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Not Much Thrill in Hillsdale Fest

February 16, 2011

By Staff Reporter

By Earle Hitchner

FALCON RIDGE FOLK FESTIVAL, Long Hill Farm, Rte. 23, Hillsdale, N.Y., July 28.

Every once in a while, it’s good to take the pulse of a folk festival dominated by American singer-songwriters and serving just a smattering of Irish music to re-appreciate what’s presented at an Irish traditional folk festival.

In this instance, the contrast was often startling. Many of the Saturday performances I saw at the 13th annual Falcon Ridge Folk Festival, attended by about 11,000 people over July 27-29, were amateurish and boring.

Among the handful of exceptions were New York singer-songwriter Dar Williams, the thinking person’s twang team of Gillian Welch and David Rawlings, Australian slide guitarist Jeff Lang, and Vancouver roots band the Paperboys.

In the “A Nod to Bob Dylan” workshop, the Paperboys’ skillful integration of “The Musical Priest” Irish reel within a rousing acoustic cover of Dylan’s “All Along the Watchtower” was one of the day’s highlights.

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Less of an exception were the Sevens, an Irish/Celtic traditional group with Americana and world-music leanings. They exhibited ample energy but little finesse late Saturday afternoon on the main stage.

In an earlier main-stage showcase entitled “Most Wanted Song Swap,” fledgling singer-songwriters Beth Amsel, Deirdre Flint, Kevin So, and Christopher Williams displayed voices of marginal range in songs seemingly gleaned from self-help books or confessional TV talk shows.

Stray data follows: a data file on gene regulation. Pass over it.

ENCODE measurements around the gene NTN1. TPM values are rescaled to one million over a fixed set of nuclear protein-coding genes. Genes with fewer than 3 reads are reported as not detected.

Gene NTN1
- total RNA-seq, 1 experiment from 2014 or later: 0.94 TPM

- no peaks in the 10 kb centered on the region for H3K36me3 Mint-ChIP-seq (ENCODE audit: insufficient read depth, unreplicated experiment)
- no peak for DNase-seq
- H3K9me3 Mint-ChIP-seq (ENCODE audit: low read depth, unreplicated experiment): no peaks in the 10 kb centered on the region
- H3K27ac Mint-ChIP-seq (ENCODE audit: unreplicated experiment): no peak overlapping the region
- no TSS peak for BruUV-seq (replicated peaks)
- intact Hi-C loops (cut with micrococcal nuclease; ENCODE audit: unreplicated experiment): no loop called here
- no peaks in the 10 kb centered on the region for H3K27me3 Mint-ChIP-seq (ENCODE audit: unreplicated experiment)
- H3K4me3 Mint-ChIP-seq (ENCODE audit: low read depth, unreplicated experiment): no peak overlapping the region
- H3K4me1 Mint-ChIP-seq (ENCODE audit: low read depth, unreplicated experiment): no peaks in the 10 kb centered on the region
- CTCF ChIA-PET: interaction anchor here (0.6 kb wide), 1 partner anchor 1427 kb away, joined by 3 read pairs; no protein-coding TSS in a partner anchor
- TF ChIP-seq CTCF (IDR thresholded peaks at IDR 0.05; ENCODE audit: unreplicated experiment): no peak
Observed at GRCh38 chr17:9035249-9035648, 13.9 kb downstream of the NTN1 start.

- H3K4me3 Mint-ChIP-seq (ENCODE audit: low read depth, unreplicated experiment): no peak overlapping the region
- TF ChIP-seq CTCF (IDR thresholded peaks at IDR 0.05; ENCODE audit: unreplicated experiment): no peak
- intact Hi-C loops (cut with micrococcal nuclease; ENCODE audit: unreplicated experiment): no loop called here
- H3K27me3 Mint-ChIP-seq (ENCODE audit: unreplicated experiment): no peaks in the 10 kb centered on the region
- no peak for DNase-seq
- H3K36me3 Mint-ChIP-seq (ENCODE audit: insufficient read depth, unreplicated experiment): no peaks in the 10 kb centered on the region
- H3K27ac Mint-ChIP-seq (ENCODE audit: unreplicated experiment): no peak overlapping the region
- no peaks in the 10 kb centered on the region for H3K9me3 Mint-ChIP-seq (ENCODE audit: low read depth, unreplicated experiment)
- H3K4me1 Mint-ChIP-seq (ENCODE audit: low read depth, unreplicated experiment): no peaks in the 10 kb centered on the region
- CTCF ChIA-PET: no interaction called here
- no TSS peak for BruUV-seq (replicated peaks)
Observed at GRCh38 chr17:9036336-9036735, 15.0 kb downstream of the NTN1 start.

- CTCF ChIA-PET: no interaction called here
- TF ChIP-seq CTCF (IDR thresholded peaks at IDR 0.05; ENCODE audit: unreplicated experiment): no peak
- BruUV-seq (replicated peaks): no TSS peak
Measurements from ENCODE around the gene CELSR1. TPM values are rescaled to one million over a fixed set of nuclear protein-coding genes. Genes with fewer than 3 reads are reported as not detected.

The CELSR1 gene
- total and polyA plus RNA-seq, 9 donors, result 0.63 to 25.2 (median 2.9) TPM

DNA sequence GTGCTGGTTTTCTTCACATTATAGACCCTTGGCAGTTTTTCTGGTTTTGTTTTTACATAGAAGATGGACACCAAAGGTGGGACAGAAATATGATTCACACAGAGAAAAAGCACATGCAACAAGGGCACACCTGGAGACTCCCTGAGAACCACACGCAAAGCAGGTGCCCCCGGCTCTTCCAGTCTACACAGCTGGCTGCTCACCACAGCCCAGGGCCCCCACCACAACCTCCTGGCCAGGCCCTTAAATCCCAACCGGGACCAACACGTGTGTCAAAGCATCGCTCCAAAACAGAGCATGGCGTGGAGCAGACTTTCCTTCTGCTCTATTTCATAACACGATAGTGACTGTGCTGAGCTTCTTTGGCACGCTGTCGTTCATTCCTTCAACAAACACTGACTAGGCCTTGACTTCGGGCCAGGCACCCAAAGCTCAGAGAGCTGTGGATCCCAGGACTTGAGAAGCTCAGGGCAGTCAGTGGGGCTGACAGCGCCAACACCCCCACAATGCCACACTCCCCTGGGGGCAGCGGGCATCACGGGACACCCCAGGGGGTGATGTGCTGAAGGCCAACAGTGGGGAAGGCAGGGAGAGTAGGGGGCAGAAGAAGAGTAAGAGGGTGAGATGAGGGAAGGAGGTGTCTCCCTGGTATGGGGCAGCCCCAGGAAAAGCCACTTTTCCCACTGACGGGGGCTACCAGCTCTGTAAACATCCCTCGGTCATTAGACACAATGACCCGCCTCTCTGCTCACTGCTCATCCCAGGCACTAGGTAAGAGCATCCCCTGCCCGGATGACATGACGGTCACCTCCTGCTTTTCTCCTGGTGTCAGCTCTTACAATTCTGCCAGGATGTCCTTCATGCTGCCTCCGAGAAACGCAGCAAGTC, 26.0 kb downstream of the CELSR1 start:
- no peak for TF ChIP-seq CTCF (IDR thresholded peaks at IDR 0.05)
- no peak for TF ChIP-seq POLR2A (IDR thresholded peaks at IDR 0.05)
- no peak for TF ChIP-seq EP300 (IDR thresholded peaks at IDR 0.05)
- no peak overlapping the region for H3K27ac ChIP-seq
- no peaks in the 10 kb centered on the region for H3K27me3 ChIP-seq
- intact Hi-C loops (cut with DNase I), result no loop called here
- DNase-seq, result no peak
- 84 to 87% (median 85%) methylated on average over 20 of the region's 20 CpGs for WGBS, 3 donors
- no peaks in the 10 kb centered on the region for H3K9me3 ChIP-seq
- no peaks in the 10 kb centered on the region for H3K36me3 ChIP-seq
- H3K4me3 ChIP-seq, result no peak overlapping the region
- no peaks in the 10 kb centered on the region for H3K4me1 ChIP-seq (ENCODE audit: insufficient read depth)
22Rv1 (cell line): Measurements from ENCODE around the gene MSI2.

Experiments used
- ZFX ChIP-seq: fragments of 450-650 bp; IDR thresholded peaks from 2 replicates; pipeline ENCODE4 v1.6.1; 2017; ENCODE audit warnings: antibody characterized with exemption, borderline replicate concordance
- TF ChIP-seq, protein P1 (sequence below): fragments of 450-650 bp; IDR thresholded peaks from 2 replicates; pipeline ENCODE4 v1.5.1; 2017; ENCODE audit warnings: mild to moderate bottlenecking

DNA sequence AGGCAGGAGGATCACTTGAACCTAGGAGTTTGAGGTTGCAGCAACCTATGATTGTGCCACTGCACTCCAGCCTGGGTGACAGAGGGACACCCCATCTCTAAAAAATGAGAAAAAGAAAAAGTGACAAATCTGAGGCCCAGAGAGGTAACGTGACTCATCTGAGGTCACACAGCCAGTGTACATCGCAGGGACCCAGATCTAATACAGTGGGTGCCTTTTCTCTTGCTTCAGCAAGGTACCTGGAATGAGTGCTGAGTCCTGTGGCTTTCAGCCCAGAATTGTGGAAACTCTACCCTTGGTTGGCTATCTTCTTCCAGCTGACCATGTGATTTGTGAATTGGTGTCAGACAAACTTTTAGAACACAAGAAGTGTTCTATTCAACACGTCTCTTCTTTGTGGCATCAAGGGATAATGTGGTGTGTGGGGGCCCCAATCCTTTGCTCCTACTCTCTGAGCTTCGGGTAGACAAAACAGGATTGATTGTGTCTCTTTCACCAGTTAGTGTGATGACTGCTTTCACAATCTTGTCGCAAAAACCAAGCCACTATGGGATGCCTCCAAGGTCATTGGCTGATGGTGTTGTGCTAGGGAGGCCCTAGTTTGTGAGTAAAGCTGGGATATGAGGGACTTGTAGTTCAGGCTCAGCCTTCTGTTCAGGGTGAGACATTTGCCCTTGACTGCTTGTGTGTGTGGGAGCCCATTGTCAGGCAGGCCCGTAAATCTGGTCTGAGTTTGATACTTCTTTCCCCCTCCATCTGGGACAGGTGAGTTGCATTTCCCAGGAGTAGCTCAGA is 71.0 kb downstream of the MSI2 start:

One instantly forgettable song was about a young woman’s small breasts and her conflicted desire for a visit from “the boob fairy” (her phrase).

Native Virginian singer-songwriter Erin McKeown occupied the “Most Wanted Spotlight” slot on the main stage. She’s a composer with something fresh to say, but her voice was weak and her guitar playing brick-fingered.

The title of “The Grass Is Blue” workshop promised music with a bluegrass flavor, making Erin McKeown’s presence problematic. She’s not adept at bluegrass and consequently relied on a song or two from her earlier set on the main stage.

Also in this workshop were the much-hyped Nields, the sister duo of Nerissa and Katryna, who were piercingly off-pitch in their vocal harmonies. Only the Paperboys and the North Carolina quartet Acoustic Syndicate were clued into the workshop theme and turned in performances reflecting it.

A large crowd turned out for the Bob Dylan song workshop, enlivened by a couple of crisp performances, including singer-songwriter Lucy Kaplansky doing “It Ain’t Me Babe.” The Dylan covers concluded with a ragged sing-along of “Rainy Day Women #12 & 35,” to which the audience knew more verses than the musicians.

Plaguing this workshop stage was sound bleed from the nearby dance stage. To the organizers’ credit, however, the 8,500 square feet of wooden dance floor, with speakers on poles to better distribute the live sound, would have made many Irish cTilf and set-dancing enthusiasts envious.

On the plus side, it was a gloriously sunny day, the festival ran efficiently, and some performances rang true. On the negative side, it was numbing to watch so many mediocre, guitar-challenged American singer-songwriters. This thin diet of three chords and the truism only made me hungry for the next Irish trad fest feast.

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